This year has brought catastrophic weather events around the world, including another record-breaking fire season here in California. The extreme weather has underlined the urgency of the climate crisis, which has the potential to transform not only our planet, but also the health and well-being of humanity.
Avoiding the worst outcomes requires both changing our behaviors and deploying new technological solutions. At Stanford, we’re focusing our resources to accomplish both.
First, we’re committed to advancing global efforts to create a sustainable future through our mission of research and teaching. To that end, in May 2020 we announced the formation of a new Stanford school focused on climate and sustainability. While Stanford experts have conducted important sustainability research for many years, the scale and time frame of the crisis demand a more integrated approach.
The new school will amplify research and accelerate impact across multiple areas of scholarship, including the natural sciences, engineering, and the social sciences and humanities. It will bring together and expand on the School of Earth, Energy and Environmental Sciences; Hopkins Marine Station facilities; and the department of civil and environmental engineering (as a joint department with the School of Engineering), as well as new hires and faculty from other Stanford schools.
The Stanford Woods Institute for the Environment and the Precourt Institute for Energy will also join the school, creating an open door for faculty and students across the entire university to engage in climate and sustainability scholarship. Those institutes will lead broad cross-cutting themes, such as food and water security and carbon removal. They will be complemented by a new Sustainable Societies initiative that will tackle parallel interdisciplinary themes, such as sustainable urban societies and environmental justice.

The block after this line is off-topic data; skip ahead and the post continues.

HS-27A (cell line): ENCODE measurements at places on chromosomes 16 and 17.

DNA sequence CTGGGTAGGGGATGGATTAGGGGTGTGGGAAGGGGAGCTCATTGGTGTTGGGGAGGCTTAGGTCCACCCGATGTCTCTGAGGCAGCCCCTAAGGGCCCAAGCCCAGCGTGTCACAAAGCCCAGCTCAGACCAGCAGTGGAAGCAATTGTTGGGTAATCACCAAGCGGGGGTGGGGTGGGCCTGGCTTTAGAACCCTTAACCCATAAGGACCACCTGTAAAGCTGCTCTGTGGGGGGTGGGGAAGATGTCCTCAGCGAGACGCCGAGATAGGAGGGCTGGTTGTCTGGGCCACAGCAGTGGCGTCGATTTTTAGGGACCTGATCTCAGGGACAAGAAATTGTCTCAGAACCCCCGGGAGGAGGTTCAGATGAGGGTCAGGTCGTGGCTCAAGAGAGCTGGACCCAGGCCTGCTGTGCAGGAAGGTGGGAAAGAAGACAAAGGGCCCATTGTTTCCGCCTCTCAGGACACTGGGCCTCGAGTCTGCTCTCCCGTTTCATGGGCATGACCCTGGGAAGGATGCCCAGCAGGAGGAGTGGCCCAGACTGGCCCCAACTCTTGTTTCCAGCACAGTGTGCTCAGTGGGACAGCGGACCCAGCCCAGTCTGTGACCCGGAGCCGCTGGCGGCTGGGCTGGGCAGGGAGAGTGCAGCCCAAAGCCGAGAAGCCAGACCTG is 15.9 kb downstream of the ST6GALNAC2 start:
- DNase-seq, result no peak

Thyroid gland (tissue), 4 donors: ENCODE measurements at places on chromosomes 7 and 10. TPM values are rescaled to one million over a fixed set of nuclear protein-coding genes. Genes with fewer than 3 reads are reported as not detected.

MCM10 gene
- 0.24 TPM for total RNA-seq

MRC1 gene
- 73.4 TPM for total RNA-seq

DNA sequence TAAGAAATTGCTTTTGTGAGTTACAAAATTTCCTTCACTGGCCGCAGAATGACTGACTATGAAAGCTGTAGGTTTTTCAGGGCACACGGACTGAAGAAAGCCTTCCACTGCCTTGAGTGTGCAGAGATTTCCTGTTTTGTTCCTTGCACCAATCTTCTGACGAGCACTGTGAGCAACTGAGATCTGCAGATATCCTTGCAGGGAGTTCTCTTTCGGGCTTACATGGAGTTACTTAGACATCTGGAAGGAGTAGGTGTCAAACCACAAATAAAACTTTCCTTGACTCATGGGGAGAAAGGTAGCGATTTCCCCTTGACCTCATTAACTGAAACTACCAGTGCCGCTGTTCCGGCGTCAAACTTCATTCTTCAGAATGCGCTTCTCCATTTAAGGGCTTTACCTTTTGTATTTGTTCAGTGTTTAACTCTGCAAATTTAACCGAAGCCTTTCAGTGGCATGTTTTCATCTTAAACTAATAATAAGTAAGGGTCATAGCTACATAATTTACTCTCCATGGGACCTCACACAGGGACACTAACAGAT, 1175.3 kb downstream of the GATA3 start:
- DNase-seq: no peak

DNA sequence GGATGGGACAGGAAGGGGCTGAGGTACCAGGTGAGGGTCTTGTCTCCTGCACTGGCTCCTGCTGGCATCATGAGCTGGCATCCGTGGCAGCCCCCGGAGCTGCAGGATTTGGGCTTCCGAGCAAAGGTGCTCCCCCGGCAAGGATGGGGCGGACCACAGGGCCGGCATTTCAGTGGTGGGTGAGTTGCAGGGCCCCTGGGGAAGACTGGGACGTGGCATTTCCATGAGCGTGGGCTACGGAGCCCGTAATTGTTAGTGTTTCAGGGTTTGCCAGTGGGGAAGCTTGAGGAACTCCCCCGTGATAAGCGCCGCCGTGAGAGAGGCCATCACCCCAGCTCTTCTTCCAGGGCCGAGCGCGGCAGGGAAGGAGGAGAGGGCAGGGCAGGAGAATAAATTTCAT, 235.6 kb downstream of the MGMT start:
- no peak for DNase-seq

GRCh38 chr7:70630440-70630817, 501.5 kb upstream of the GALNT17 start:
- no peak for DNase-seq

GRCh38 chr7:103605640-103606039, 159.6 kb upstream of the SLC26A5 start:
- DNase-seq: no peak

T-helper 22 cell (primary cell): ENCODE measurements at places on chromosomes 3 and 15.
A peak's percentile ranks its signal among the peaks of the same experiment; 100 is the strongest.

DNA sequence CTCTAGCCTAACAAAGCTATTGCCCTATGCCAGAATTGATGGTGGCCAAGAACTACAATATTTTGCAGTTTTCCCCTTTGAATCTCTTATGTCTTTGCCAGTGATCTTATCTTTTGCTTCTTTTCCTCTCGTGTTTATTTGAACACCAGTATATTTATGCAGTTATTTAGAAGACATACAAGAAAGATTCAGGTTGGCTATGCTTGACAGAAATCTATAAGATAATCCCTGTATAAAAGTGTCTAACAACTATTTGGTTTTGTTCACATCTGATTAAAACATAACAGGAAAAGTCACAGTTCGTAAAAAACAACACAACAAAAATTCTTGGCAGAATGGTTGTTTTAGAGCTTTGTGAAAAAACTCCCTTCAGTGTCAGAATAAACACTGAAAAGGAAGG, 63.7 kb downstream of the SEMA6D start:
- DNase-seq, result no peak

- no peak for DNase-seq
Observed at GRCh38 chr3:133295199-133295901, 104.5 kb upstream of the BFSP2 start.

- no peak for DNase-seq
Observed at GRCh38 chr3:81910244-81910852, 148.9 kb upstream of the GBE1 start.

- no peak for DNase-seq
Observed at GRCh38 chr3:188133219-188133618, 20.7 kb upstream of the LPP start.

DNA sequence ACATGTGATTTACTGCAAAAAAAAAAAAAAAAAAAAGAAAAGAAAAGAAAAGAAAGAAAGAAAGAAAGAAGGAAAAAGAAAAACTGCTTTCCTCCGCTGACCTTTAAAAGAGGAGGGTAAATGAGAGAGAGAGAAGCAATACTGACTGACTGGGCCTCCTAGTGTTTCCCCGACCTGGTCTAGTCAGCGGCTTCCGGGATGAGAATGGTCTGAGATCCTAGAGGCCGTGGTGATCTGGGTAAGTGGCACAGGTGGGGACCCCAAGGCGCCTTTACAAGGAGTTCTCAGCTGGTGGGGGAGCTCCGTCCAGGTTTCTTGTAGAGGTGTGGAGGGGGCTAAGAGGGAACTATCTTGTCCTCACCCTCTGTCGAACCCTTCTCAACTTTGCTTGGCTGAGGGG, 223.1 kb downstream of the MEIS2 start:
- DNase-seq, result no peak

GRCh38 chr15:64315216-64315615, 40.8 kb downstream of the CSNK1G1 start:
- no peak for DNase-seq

‘As our world contends with the changing climate, we will need the best minds from across disciplines to work together to find solutions.’
At the heart of the school will be a sustainability accelerator aimed at leveraging knowledge to create policy and technology solutions. The accelerator will support external partnerships and give researchers access to shared equipment, expert staff, specialized training and funding.
In anticipation of the school’s launch in fall 2022, we are working to finalize its academic departments and thematic initiatives. We will also begin a search for a dean, hire a director for the sustainability accelerator, commence faculty cluster hires, and complete a naming process for the school.
Second, in addition to launching the new school, we continue to improve sustainability across our internal operations, building on the transformation of our power production system initiated a decade ago. For example, we recently undertook a major solar energy initiative, and when the second of our two new solar plants comes online in 2022, will produce enough renewable electricity to equal the university’s annual electricity consumption.
We’ve also launched a multiyear effort to reduce Stanford’s Scope 3 emissions—the indirect emissions generated by activities like travel, investments, and producing and transporting food and goods. Our mitigation efforts will bring us closer to our ultimate goal of net-zero greenhouse gas emissions from our operations and endowment by 2050.
Alongside these efforts, Stanford recently became the first U.S. college or university to issue bonds carrying dual climate and sustainability designations. These bonds will finance projects that will help us achieve our sustainability goals, curb our carbon footprint, and advance diversity, equity and inclusion. Qualifying for this emerging asset class is a significant recognition of Stanford’s sustainability and social responsibility efforts.
As our world contends with the changing climate, we will need the best minds from across disciplines to work together to find solutions and avoid the worst outcomes. While the scale of the crisis is daunting, I have hope for what we can achieve by focusing our attention and resources on building a more sustainable future.
Marc Tessier-Lavigne is the president of Stanford University.